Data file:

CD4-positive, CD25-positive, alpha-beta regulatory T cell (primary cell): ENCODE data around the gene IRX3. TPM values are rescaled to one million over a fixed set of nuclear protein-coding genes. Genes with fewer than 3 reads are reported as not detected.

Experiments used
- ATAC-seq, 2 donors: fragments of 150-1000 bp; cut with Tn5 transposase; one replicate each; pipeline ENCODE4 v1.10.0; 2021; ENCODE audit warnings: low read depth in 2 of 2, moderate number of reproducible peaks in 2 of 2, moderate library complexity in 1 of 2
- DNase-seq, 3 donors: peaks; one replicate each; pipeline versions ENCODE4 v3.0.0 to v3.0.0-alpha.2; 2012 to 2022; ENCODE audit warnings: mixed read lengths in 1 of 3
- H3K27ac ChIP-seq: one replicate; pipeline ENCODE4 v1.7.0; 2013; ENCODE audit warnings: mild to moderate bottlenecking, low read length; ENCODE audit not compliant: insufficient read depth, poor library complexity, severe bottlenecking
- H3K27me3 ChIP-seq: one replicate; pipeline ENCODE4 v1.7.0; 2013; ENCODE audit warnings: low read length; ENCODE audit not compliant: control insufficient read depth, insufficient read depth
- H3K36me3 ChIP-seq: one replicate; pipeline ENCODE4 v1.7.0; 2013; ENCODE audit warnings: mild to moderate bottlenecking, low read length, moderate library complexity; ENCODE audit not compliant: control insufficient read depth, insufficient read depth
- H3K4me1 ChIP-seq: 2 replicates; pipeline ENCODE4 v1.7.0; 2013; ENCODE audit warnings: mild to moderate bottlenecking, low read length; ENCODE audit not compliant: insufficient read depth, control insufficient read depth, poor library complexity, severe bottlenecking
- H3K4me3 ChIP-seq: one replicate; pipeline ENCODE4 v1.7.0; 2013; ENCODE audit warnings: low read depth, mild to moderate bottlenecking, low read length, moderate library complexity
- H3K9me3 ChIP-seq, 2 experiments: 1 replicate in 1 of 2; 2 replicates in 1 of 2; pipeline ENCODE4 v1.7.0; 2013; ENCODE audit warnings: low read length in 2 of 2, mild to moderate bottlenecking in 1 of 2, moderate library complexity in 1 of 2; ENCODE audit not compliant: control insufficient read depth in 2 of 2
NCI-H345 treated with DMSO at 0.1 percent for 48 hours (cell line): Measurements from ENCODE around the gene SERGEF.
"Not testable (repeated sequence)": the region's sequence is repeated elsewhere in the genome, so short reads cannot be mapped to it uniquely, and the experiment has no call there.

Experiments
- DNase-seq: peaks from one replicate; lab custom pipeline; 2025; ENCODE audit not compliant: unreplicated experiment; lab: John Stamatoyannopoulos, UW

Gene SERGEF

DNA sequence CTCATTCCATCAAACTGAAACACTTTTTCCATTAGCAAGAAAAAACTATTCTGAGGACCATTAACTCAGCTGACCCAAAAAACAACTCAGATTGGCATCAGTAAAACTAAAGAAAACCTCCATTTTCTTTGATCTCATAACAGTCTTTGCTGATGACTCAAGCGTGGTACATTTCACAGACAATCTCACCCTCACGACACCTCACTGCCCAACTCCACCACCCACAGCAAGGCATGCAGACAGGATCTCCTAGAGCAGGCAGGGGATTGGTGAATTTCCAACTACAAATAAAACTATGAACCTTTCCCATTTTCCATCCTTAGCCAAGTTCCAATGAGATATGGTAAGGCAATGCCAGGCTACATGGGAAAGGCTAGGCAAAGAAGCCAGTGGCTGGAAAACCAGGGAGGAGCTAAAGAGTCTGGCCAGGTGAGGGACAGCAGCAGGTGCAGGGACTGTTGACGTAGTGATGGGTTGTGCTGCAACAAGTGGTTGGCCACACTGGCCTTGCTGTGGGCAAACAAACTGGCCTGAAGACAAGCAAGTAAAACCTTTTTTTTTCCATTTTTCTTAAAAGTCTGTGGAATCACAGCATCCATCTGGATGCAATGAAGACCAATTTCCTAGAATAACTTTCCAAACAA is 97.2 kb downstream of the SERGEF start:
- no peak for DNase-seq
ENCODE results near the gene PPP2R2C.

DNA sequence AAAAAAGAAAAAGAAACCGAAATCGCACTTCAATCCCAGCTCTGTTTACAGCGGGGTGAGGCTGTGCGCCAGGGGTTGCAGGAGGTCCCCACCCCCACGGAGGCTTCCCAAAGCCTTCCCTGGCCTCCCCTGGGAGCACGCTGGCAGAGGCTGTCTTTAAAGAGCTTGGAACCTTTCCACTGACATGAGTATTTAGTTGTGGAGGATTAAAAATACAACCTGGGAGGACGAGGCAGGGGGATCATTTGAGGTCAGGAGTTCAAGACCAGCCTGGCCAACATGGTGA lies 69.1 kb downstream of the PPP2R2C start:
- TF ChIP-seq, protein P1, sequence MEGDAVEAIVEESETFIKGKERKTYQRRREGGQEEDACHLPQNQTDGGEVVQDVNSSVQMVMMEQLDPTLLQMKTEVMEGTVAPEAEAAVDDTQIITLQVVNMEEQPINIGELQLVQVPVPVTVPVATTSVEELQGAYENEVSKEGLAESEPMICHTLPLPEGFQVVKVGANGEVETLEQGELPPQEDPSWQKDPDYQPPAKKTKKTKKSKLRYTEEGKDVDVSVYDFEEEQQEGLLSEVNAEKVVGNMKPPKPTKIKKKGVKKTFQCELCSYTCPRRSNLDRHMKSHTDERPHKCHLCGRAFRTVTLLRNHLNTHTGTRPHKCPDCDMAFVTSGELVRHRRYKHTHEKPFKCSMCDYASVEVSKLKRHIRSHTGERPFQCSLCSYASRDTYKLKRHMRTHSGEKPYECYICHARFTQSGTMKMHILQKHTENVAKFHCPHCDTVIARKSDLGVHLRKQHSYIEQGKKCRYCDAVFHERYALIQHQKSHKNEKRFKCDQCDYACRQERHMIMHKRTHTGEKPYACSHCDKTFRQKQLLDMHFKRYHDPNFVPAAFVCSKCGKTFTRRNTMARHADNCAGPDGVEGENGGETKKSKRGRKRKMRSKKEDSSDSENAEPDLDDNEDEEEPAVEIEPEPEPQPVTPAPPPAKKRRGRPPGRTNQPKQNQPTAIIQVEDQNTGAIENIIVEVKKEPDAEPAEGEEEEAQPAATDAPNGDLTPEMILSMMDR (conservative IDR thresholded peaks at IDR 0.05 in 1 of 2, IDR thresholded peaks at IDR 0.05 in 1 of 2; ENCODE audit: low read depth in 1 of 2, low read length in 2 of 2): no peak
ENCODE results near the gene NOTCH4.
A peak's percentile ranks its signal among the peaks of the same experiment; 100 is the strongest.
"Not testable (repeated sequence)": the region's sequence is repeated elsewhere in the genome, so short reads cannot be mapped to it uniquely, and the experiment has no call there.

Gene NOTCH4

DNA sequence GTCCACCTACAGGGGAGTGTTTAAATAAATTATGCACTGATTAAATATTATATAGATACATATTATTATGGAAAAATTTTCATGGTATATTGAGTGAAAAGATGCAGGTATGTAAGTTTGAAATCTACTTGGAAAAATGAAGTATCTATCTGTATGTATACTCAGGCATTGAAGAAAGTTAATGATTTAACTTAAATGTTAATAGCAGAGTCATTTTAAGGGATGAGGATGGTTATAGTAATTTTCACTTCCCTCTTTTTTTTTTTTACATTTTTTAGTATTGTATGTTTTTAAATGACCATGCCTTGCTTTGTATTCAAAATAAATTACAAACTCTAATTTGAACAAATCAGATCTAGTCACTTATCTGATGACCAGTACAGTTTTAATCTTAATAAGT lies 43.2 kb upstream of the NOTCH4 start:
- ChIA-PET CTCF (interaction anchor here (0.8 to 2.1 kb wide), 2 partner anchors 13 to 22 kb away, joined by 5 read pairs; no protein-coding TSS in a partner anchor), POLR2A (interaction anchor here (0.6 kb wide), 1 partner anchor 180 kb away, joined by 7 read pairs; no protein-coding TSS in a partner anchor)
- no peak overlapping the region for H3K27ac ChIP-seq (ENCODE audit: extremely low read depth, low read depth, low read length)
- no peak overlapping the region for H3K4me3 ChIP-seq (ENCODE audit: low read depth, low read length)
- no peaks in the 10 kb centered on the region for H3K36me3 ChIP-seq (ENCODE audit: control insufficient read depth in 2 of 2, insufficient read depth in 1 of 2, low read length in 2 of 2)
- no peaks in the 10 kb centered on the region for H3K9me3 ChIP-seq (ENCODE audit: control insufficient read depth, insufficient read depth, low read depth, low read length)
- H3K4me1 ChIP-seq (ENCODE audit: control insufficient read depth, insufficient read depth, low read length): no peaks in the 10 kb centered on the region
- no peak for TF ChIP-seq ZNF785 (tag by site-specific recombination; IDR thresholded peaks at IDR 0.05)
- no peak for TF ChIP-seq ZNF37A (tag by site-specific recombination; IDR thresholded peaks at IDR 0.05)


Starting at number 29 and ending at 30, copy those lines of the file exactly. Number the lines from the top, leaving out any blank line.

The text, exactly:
- no peaks in the 10 kb centered on the region for H3K36me3 ChIP-seq (ENCODE audit: control insufficient read depth in 2 of 2, insufficient read depth in 1 of 2, low read length in 2 of 2)
- no peaks in the 10 kb centered on the region for H3K9me3 ChIP-seq (ENCODE audit: control insufficient read depth, insufficient read depth, low read depth, low read length)